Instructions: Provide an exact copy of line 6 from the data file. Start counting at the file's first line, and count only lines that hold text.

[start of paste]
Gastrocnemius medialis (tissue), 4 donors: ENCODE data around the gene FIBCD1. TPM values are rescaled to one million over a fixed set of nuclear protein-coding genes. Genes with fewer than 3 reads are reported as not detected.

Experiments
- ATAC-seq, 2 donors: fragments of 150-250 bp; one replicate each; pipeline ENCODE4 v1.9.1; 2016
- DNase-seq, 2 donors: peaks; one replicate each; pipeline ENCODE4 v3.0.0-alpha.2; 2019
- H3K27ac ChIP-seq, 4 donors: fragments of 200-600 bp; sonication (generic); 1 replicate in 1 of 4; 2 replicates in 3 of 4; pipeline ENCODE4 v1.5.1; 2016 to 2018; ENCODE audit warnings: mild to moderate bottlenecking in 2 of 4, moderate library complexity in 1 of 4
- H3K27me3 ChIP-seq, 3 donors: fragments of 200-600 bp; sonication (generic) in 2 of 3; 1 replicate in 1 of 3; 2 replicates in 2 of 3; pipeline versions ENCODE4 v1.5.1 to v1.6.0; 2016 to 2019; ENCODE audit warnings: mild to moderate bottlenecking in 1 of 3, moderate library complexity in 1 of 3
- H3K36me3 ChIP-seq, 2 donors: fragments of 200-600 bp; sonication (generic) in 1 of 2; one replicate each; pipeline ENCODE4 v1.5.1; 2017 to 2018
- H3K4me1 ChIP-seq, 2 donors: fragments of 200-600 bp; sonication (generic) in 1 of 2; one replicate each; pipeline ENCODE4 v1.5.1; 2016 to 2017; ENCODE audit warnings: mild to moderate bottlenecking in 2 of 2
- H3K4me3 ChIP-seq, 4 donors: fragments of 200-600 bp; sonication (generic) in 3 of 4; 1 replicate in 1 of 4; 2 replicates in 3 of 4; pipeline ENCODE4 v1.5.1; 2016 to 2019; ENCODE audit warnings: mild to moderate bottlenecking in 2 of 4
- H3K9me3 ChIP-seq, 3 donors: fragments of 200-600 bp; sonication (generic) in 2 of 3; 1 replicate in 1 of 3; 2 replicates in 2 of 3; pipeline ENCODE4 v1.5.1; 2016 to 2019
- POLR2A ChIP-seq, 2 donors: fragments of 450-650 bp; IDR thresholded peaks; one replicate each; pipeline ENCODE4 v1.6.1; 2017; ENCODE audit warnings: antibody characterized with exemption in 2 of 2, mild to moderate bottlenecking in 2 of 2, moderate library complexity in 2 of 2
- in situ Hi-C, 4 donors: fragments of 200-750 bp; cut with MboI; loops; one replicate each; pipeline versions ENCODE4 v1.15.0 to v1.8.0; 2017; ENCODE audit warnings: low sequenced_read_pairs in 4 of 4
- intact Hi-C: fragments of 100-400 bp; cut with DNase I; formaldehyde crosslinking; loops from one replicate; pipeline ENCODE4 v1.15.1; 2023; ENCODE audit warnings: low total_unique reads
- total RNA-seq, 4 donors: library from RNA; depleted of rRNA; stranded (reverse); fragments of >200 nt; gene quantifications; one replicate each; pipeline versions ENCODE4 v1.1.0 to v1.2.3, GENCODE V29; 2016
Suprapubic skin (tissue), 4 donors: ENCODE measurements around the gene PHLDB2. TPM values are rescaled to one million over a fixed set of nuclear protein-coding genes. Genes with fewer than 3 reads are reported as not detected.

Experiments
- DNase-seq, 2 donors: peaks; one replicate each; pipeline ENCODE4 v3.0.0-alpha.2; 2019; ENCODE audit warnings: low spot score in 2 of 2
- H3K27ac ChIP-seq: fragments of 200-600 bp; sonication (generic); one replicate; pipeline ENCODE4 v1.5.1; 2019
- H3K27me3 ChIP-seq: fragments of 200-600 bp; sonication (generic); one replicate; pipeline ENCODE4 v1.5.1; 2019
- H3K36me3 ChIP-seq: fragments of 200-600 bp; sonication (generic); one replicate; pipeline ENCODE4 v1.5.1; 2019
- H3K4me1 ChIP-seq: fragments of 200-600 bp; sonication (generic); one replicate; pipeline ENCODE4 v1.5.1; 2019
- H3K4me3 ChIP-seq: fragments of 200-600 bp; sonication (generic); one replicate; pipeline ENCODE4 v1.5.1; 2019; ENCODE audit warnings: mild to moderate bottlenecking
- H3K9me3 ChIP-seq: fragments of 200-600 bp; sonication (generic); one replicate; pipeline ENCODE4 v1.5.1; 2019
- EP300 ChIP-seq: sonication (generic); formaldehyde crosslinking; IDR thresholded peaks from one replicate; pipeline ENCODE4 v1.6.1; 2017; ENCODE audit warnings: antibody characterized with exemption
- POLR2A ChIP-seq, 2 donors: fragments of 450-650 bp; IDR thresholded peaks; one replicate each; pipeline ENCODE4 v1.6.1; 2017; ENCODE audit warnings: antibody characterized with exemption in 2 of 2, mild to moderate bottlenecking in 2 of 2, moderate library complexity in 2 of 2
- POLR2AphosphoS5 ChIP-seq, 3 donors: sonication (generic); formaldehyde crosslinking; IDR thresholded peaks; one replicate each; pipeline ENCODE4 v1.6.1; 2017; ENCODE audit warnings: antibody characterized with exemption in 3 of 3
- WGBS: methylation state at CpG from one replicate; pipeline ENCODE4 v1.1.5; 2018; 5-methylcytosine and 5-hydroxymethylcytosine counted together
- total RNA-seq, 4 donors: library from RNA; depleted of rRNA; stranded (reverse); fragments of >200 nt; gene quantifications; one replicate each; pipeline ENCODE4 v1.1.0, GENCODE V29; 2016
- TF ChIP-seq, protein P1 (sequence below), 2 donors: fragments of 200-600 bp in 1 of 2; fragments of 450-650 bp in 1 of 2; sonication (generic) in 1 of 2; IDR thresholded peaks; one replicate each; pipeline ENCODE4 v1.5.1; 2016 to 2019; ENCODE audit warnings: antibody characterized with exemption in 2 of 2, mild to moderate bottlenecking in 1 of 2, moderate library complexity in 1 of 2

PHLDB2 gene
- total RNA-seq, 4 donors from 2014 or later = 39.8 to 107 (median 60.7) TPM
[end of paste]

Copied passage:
- H3K27me3 ChIP-seq, 3 donors: fragments of 200-600 bp; sonication (generic) in 2 of 3; 1 replicate in 1 of 3; 2 replicates in 2 of 3; pipeline versions ENCODE4 v1.5.1 to v1.6.0; 2016 to 2019; ENCODE audit warnings: mild to moderate bottlenecking in 1 of 3, moderate library complexity in 1 of 3